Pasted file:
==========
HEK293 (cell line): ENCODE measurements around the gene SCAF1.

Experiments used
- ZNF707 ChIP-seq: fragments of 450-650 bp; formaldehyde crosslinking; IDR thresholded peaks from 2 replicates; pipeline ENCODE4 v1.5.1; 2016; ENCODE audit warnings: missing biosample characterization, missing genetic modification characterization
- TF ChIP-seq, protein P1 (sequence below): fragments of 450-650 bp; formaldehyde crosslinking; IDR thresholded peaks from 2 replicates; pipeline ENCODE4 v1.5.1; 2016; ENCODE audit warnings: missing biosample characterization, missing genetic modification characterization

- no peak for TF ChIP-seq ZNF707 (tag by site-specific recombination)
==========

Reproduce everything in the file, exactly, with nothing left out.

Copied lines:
HEK293 (cell line): ENCODE measurements around the gene SCAF1.

Experiments used
- ZNF707 ChIP-seq: fragments of 450-650 bp; formaldehyde crosslinking; IDR thresholded peaks from 2 replicates; pipeline ENCODE4 v1.5.1; 2016; ENCODE audit warnings: missing biosample characterization, missing genetic modification characterization
- TF ChIP-seq, protein P1 (sequence below): fragments of 450-650 bp; formaldehyde crosslinking; IDR thresholded peaks from 2 replicates; pipeline ENCODE4 v1.5.1; 2016; ENCODE audit warnings: missing biosample characterization, missing genetic modification characterization

- no peak for TF ChIP-seq ZNF707 (tag by site-specific recombination)